The next step is a crucial testimony to your pro's skill.  Your pro should be able to explain your swing, including what is good in it and what should be improved.  A great pro will never tell you what not to do.  Instead, any unneeded movement will be replaced by a different or correct movement.  There is no strength is telling you what not to do.  Learning is also weakened by having too many fronts.  That means a good pro will share only one or two things on which to work.  Generally, when you change one move in a swing, you must also change a second move to positively effect ball flight.  For example, if your club face is open at impact and you slice your driver, it would probably not be enough to square up your club face.  You have probably been making some sort of compensation to get the ball in play that will also need to be changed.  The pro should clearly explain how the changes you make will fit into the big picture and effect your ball flight.

During or following the lesson a good pro will help you with ways to practice, including drills, the feel of the change and what your ball flight should look like.  When you walk away from the lesson tee, you need to understand how much influence your old habits will have.  No one likes to be uncomfortable or doubtful and those are two by-products of a lesson.  The pro's job is to break your habits by replacing them with other moves and to anticipate the discomfort by giving you a preview of what you will see and feel as you make the changes.  All of us are more at ease when we see what we expected to see.  You should also have an idea of how long it will take you to get the new move off the practice tee and onto the golf course.  The pro should also let you know how today's lesson fits in with his or her plans for your overall game.  When you take a lesson, you enter a partnership whose goal is your improved golf game.  Your success will benefit both you and the pro, whose reputation is on the line each and every time he or she steps on the lesson tee.

Great teachers help you feel the proper positions needed to hit good golf shots.  This instructor is working on a proper impact position. 


The lesson is finished.  If you have any confusion, you didn't ask enough questions.  There is no such thing as a dumb question and no pro should ever give you that feeling.  The disparity in your knowledge and his or hers might be immense, so your goal should be to lessen that gap.  It is also important to understand all the vocabulary that is used on the lesson tee.  Don't be afraid to ask what is meant if you aren't clear.  I have met scratch golfers with little understanding of their motion, so I never assume that anyone on the lesson tee understands any technicality.  You should be very clear on what changes you need to effectuate change.  You should understand the practice time it will take to make the changes.  You should have a plan for how to practice.  You should know if this is all that is needed for your game or if it is a step toward your mastering the skills needed to be a good golfer.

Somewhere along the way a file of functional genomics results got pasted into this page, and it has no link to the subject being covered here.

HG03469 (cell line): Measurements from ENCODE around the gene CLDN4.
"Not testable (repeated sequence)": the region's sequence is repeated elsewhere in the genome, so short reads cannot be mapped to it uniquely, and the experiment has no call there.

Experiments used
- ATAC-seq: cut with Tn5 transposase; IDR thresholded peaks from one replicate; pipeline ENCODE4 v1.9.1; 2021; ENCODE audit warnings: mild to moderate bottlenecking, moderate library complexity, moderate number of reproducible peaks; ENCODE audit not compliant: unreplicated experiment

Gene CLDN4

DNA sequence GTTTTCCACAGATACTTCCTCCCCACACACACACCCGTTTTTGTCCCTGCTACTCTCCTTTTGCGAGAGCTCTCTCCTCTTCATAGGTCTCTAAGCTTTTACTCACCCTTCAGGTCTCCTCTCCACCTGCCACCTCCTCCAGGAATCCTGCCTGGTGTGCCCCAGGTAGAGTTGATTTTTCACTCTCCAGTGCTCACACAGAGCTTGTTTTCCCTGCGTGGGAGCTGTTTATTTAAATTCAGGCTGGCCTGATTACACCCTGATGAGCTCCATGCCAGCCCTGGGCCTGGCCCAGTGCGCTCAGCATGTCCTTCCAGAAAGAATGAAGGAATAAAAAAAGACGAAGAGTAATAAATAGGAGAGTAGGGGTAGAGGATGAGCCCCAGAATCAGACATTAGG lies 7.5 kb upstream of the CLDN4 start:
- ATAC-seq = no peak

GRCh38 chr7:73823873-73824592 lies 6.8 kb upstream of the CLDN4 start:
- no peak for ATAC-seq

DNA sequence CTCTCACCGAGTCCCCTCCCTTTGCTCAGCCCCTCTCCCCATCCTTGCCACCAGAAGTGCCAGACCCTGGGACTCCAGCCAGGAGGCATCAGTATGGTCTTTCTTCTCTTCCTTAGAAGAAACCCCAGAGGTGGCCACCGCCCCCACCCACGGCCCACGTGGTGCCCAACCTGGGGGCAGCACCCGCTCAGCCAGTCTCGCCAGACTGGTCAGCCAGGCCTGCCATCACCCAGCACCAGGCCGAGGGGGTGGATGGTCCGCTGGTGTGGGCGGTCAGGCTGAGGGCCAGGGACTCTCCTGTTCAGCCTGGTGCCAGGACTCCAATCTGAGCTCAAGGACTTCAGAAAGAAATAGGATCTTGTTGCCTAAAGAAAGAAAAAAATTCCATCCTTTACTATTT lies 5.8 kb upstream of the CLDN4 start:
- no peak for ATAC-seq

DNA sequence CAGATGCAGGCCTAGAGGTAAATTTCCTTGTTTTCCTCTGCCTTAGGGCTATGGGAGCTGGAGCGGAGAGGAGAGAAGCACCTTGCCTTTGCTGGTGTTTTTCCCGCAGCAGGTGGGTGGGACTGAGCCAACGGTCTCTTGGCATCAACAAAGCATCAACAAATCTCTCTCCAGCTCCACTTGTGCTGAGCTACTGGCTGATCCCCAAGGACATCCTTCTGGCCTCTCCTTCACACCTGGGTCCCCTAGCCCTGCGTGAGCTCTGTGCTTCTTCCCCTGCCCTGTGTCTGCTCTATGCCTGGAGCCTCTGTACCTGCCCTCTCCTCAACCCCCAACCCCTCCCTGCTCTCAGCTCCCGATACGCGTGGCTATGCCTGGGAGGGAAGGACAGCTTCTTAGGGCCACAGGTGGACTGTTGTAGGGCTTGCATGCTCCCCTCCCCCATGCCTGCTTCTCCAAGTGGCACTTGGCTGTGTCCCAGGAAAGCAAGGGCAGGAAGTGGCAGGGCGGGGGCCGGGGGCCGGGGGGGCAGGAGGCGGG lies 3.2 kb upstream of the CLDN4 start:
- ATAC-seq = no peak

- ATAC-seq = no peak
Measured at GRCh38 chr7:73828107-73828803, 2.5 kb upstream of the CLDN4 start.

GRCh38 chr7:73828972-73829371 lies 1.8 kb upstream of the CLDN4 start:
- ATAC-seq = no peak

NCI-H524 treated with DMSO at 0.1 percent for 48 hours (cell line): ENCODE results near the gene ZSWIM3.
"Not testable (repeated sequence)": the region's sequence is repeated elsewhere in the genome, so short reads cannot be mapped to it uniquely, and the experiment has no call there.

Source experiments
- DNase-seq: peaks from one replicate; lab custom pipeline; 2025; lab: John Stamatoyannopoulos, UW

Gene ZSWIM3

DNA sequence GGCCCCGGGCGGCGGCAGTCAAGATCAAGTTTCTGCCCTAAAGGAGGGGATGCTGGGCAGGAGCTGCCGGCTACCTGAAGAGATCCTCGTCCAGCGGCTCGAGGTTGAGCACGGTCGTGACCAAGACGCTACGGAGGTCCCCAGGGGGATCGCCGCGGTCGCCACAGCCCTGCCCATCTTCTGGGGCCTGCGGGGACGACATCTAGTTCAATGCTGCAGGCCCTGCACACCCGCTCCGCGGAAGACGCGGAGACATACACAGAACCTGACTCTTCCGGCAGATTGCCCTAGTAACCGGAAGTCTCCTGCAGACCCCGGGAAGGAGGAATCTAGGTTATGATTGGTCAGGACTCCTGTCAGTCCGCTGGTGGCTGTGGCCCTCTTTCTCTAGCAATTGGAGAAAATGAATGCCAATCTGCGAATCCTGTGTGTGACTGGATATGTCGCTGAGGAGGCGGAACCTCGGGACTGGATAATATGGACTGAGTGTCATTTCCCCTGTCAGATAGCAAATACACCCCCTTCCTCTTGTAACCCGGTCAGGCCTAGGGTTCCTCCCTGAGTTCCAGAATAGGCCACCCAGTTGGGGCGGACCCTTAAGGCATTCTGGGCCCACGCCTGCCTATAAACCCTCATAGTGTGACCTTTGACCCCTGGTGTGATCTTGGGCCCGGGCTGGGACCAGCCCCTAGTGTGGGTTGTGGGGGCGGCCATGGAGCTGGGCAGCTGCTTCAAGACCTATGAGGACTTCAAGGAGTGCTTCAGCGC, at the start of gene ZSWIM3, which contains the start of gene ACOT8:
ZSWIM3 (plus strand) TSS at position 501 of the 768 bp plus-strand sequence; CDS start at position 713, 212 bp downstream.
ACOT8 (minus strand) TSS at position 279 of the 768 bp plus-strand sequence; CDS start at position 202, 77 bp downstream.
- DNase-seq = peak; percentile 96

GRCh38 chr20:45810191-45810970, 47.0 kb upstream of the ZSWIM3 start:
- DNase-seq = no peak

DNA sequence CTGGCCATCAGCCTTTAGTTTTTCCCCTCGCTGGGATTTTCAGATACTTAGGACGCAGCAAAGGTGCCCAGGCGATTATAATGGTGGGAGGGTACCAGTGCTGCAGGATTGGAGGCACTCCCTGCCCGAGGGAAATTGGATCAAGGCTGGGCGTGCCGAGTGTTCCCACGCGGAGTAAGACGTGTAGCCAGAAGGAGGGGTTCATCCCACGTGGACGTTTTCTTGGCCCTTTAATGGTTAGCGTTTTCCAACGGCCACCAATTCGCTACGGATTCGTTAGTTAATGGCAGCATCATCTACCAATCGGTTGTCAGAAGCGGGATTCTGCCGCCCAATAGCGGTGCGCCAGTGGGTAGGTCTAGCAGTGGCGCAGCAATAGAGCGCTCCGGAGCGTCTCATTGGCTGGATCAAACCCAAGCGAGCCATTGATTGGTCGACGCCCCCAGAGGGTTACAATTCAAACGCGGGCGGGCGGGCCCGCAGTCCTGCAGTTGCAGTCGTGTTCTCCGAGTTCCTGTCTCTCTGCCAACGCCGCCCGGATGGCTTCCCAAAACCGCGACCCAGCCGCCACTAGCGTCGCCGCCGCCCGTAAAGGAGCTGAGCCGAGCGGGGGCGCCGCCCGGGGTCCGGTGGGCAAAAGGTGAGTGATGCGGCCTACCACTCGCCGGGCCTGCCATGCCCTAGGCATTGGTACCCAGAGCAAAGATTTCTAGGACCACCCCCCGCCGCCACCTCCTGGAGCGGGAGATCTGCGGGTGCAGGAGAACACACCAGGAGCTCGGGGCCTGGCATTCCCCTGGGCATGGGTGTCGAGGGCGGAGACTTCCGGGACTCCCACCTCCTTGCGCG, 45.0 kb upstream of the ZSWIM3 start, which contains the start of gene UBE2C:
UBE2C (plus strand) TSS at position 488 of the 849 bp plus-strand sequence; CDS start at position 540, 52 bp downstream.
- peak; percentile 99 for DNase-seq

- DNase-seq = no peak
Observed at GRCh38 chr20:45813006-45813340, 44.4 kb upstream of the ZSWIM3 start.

Lines, lines, everywhere the lines.  Pros look smart when they have a computer, the ability to draw lines on your swing and the knowledge to breakdown your swing.  However, the ability to understand how and where to draw the lines is a learned skill and preferences will come into play.  It is also important to find an instructor who wants  to make you the best "you" you can be, not a clone of a model, such as Luke Donald, pictured above or Michelle Wie.


Many pros utilize technology to teach.  While I believe technology is a great aid for learning the game, it is an aid, not a primary tool.  Information gained through technology is only as good as the interpreter of the data.  Many students have no idea what to look for in a video.  Launch monitors provide a lot of meaningless numbers to most people.  K Vests are helpful when matched to individual needs.  In other words, technology is still reliant upon a great pro's guidance.  All the gadgets in the world won't help a student who is lead by an ineffective teacher.  Technology often provides too much information and a long list of needs or changes.  Students become overwhelmed by too much information and soon jump around from move to move.  This unfocused approach is confusing and slows down learning.



How can you evaluate your lesson?  That is an easy question.  Did you walk away with more knowledge about what it would take for you to be a better golfer?  Did you improve when you followed the pro's plan?  Are you gaining confidence in your game?  Would you recommend the pro to your friends?

Today's blog was concerned about a rudimentary lesson.  If you continue to take lessons, make sure that you are learning how to develop and use a pre-shot routine, how to visualize shots, how to choose and commit to targets and how to develop all parts of your game, including chipping, pitching and putting.  Make it your responsibility to learn all you can and that attitude will lead you to ask questions, move away from the lesson tee to the putting green and get as much information from your pro as is possible. Your time on the golf course should be more enjoyable because of the time you spent with your professional.